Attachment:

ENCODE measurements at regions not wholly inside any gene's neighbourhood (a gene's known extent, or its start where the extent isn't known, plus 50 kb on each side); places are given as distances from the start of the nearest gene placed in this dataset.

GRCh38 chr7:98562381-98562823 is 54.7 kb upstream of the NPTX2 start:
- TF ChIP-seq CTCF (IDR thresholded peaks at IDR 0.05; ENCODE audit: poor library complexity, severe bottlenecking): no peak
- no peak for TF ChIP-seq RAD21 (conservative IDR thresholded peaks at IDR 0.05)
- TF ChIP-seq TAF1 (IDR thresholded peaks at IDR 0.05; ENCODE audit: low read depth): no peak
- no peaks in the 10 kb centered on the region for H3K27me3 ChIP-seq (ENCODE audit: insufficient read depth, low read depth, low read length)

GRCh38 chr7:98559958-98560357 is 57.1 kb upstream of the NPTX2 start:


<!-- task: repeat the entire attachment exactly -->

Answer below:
ENCODE measurements at regions not wholly inside any gene's neighbourhood (a gene's known extent, or its start where the extent isn't known, plus 50 kb on each side); places are given as distances from the start of the nearest gene placed in this dataset.

GRCh38 chr7:98562381-98562823 is 54.7 kb upstream of the NPTX2 start:
- TF ChIP-seq CTCF (IDR thresholded peaks at IDR 0.05; ENCODE audit: poor library complexity, severe bottlenecking): no peak
- no peak for TF ChIP-seq RAD21 (conservative IDR thresholded peaks at IDR 0.05)
- TF ChIP-seq TAF1 (IDR thresholded peaks at IDR 0.05; ENCODE audit: low read depth): no peak
- no peaks in the 10 kb centered on the region for H3K27me3 ChIP-seq (ENCODE audit: insufficient read depth, low read depth, low read length)

GRCh38 chr7:98559958-98560357 is 57.1 kb upstream of the NPTX2 start: